3.Good alignment of the wheels is important too. You could read this forum for days on just this topic alone, esp in regards to Railriding, which does work, BTW!
4.Let the boy design his car. Let him watch the Nascar races etc on TV if he needs inspiration. Let him paint it, put stickers on it, etc.
My son's car has done well the last two years(3rd last yr and tied for first this year) thanks to all the people on this forum!
Another good source is Stan Pope's website.
If you're in the Madison area and want to use some tools for wheel prep, axle prep, and car shaping, let me know. You could probably knock off most of the basic things in 2 hours, or so.
If not, I was in a Hobby Lobby the other day and they have a section with PWD stuff. You can get a pro wheel mandrel (for sanding wheels), a pro-body tool (for drilling axle holes), tube of lube (graphite with MolyB), and a sand-paper assortment (for polishing axles) at very low prices. They also have an assortment of decals, etc.
1. Put the axle that is closest to the end of the car in the rear. This will help minimize the chance for popping the wheelie.
2. Folks say to have the weight distribution point 3/4" to 1" in front of the rear axle. Have the majority of your weight between the rear axle and the center of your car, and this will help with that. Put a small portion of the weight behind the rear axle and at the top of the rear end. This will add a little push in the transition from the slope to the flat runout.
3. Axle prep is very important. If you don't have one, get or borrow a drill. Use that for rotating the axle and get some wet/dry sandpaper in grit levels from 200-600 at a minimum.
4. Lead weights are good, but if you can get tungsten weights, they're better. The cost a little more, but they're denser and take up less space, making it easier to pack it in.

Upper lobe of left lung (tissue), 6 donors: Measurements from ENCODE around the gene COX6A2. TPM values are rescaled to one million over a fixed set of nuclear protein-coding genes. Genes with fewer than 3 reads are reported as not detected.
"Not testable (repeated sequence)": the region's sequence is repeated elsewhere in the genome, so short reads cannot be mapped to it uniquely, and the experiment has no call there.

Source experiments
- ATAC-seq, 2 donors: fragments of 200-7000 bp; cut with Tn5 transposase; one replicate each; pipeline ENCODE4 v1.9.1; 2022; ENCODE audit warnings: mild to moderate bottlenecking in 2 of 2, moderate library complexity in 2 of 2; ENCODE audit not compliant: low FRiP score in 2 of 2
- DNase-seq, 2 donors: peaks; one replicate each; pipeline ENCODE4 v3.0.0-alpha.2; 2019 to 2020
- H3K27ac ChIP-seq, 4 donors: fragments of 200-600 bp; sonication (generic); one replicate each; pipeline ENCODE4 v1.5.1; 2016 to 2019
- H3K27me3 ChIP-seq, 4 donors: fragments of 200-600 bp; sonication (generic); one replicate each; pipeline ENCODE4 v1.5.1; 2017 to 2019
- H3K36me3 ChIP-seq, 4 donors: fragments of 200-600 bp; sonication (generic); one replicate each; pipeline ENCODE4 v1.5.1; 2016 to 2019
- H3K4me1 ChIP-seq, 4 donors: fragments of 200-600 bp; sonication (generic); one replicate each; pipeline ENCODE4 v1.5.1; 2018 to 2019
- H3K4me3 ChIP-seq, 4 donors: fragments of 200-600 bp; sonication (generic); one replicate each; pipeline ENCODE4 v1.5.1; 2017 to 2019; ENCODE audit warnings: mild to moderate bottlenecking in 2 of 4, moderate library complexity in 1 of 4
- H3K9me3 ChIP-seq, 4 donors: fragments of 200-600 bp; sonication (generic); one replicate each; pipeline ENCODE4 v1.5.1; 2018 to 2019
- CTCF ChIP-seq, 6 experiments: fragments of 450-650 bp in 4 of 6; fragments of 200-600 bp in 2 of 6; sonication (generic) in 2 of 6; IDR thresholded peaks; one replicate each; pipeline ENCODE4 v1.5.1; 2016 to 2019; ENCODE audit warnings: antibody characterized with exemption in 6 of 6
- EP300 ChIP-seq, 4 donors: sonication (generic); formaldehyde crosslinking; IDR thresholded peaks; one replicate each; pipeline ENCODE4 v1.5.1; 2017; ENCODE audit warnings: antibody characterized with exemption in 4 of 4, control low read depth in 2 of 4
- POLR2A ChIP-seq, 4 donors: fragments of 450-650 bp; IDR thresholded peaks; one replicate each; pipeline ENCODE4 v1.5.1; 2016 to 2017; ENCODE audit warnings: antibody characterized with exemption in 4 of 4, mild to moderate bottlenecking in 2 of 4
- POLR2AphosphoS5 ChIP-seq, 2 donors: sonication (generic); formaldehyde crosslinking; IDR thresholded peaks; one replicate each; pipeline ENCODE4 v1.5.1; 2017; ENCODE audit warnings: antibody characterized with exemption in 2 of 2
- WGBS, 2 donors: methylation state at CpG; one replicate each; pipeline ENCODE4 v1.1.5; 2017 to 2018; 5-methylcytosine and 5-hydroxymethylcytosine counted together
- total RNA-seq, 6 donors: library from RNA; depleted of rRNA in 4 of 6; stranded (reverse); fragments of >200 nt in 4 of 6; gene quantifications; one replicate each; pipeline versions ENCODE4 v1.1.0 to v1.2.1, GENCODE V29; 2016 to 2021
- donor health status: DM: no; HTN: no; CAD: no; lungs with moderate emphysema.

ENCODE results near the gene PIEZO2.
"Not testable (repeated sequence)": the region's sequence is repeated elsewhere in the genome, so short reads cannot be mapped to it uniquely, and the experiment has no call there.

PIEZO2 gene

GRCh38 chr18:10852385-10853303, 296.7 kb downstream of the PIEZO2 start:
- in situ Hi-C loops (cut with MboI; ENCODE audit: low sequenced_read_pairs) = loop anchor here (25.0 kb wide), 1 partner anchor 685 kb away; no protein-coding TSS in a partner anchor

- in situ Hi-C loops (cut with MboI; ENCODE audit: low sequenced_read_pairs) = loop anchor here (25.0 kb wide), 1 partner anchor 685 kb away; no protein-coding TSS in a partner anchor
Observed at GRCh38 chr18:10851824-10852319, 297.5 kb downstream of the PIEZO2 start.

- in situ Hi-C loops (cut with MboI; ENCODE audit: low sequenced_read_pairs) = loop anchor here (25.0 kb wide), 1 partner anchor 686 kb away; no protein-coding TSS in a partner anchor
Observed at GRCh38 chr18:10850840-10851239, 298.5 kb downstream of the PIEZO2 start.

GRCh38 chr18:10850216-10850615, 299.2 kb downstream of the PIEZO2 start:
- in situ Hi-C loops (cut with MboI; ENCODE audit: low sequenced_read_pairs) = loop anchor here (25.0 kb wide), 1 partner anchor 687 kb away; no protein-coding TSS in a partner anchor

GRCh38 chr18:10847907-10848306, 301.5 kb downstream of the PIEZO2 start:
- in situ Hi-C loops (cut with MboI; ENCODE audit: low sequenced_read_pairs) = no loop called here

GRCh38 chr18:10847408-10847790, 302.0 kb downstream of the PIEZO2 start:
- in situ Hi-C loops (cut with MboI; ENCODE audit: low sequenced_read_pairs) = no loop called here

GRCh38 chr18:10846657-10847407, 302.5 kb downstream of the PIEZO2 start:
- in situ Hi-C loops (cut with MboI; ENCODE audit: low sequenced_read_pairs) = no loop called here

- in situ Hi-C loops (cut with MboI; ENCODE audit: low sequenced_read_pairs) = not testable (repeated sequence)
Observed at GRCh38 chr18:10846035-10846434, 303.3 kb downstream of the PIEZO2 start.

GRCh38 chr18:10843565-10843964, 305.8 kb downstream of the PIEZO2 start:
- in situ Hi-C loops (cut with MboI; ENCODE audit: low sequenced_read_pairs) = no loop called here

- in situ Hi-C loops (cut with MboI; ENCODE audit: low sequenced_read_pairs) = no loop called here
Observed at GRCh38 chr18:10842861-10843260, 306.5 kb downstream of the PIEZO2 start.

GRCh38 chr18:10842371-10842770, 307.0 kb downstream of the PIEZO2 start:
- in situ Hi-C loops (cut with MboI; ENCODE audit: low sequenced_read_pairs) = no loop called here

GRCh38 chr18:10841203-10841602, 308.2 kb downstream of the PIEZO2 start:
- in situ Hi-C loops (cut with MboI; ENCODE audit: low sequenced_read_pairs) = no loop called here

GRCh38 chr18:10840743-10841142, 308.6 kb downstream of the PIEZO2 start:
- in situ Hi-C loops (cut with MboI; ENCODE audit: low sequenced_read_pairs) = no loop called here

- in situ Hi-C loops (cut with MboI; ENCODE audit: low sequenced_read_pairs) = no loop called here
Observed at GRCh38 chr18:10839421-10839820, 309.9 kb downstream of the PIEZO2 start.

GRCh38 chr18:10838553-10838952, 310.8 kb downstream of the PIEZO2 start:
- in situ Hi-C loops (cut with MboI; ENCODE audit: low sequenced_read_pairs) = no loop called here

These are the "tricks" that we used with my son's cars the last two years. Our results were two Pack championships, second and third place finishes in his age-group at District, and an overall fourth and ninth place finish at District.
NEWSFLASH!!! I received an email earlier & MOMDerby's son won 1st place in his Pinewood Derby Pack Championship......(no district race in their part of Wisconsin - so his car will retire a winner)...........Way to go MOMDerby & son! Congratulations!
(MOMDerby gave me permission to post the photo & let you guys know)
(A big thanks to Stan Pope, Go Bubba Go, sporty, Gameday, Hurly64, ronin718, & any of the other Derby Talk members that mentored MOMDerby & son in the construction of his 2007 PWD car)
Helping others,especially a child, is what it's all about!!
Not sure who's signature has the tagline: No one stands
as tall as the one who bends to help a child. That says it all
to me!!! IMHO
I was nervous days before and through the night of the race. My "pink parent car" also did very well.
MOMDerby to four young ones, 9, 7, 5, and 3.
Gameday wrote:Wow, how cools is that! Joker, do you have any details of the car they built?
Here is another picture MOMDerby sent me of her son's car (being staged)
(the car was a 3-wheel RH, standard wheelbase with rear wheels moved to back of car, drilled axle-holes because rules did not mandate slots only)
They sent me a video of one of the heats........that car was really moving! - (they did a great job on alignment & set-up)